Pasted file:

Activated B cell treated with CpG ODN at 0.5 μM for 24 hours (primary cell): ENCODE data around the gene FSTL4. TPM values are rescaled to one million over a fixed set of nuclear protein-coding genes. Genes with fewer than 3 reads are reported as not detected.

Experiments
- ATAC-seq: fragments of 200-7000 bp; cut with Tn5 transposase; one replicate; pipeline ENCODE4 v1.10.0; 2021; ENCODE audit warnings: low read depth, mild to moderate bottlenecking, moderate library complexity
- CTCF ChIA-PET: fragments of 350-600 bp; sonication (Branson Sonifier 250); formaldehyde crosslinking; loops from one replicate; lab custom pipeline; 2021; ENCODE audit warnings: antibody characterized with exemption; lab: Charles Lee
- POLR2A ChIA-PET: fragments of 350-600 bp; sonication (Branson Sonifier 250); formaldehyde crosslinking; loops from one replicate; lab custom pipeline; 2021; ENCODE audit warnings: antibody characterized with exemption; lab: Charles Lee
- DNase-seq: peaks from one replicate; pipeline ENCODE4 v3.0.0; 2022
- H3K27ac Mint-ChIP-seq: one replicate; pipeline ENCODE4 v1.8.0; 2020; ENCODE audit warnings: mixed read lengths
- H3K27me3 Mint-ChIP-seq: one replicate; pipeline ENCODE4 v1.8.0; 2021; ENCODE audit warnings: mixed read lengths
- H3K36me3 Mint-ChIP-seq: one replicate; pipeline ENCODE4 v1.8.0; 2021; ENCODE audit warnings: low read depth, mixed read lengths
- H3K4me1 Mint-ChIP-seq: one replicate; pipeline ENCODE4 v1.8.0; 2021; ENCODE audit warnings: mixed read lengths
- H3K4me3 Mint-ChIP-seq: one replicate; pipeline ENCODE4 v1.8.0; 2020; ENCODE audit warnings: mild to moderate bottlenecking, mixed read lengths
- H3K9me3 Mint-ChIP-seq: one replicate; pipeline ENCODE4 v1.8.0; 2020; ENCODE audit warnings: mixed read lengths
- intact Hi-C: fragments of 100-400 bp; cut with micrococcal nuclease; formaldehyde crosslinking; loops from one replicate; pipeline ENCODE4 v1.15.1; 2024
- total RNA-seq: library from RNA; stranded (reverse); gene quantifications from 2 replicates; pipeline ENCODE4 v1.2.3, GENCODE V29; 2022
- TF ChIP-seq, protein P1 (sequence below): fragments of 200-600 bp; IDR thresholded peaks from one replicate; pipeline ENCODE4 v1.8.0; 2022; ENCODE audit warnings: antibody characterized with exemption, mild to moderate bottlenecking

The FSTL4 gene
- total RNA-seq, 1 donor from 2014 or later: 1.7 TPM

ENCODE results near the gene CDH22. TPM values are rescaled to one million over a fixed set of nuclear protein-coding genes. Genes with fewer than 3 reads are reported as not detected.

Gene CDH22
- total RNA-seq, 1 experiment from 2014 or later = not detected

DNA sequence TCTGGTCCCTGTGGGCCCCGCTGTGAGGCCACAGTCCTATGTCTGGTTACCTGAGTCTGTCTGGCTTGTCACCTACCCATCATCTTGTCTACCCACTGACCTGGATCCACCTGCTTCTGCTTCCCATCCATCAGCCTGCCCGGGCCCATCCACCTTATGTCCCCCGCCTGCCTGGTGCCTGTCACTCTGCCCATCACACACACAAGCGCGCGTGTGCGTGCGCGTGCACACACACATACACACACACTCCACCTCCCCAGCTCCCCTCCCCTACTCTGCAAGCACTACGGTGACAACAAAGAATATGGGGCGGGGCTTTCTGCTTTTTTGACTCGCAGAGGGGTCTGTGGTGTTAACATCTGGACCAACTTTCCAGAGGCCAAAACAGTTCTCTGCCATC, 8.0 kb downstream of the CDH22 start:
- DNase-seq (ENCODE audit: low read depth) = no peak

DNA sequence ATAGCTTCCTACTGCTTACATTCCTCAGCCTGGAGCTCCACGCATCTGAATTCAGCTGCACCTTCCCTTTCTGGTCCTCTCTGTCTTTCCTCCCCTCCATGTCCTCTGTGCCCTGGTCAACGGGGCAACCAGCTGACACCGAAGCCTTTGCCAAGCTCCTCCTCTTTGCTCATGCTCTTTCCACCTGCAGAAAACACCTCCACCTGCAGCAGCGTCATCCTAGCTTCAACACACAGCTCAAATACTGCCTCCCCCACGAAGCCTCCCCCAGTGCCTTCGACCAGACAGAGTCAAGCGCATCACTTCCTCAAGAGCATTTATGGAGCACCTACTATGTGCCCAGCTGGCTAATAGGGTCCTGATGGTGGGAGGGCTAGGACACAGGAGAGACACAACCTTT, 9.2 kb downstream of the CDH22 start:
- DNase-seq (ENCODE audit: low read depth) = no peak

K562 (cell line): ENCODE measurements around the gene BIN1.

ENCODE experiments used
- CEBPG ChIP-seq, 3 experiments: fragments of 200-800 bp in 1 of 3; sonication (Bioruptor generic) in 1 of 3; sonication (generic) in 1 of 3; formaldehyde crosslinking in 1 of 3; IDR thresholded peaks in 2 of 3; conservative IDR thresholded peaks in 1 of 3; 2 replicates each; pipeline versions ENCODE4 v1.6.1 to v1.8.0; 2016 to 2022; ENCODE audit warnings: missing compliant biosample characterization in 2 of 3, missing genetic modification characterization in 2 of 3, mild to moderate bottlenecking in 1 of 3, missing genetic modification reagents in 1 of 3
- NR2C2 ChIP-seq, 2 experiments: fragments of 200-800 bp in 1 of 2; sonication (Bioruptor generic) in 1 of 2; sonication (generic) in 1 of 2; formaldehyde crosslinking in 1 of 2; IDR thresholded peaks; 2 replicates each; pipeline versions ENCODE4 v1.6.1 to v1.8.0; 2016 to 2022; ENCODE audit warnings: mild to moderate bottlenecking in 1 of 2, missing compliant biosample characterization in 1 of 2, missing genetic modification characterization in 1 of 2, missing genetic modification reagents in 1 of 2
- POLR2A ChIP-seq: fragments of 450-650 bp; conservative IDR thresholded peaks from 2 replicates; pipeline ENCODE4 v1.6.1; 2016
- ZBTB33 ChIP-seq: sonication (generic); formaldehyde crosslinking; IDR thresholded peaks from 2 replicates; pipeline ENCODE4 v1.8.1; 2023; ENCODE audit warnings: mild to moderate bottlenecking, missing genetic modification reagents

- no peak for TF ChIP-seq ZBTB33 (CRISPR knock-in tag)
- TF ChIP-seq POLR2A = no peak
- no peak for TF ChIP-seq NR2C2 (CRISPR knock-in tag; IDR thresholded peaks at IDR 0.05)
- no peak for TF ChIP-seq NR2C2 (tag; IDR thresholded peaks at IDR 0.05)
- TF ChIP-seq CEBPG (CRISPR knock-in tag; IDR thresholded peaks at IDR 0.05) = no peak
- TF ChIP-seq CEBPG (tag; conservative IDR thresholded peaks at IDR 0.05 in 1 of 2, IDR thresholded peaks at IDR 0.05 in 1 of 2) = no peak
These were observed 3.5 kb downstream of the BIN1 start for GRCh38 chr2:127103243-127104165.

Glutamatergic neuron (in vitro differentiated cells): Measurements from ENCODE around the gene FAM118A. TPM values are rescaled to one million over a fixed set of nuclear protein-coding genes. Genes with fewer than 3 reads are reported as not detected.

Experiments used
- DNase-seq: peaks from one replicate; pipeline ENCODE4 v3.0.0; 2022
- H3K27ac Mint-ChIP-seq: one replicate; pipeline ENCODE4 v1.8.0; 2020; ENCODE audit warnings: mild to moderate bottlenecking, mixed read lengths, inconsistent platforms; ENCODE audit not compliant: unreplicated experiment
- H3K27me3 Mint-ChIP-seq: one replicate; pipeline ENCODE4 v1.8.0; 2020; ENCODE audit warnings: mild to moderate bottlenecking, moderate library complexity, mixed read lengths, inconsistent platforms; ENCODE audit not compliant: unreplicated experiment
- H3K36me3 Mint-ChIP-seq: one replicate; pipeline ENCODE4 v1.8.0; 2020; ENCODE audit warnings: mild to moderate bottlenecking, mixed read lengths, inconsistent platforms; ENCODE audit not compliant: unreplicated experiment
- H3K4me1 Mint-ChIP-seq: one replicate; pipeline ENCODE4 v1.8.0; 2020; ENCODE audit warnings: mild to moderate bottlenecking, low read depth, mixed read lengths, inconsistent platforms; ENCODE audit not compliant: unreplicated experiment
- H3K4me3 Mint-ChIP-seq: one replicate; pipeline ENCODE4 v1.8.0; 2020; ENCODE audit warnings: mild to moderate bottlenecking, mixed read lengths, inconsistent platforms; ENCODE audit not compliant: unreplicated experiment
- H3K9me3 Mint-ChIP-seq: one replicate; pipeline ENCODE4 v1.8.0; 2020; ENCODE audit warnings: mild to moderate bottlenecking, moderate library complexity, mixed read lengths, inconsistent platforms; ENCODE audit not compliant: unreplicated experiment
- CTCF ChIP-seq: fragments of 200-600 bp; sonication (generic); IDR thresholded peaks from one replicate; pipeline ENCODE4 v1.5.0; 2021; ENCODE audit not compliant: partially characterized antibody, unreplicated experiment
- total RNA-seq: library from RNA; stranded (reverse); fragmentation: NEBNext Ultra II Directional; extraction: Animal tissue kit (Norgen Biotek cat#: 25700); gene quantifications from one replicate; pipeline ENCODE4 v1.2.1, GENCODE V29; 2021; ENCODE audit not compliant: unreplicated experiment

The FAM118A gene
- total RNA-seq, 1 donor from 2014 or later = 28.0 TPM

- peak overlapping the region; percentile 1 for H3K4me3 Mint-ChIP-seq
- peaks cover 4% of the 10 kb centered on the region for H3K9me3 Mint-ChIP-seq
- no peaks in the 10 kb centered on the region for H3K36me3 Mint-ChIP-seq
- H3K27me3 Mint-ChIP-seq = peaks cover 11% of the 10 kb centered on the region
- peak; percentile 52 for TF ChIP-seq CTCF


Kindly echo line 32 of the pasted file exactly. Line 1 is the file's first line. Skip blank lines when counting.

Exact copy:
- TF ChIP-seq POLR2A = no peak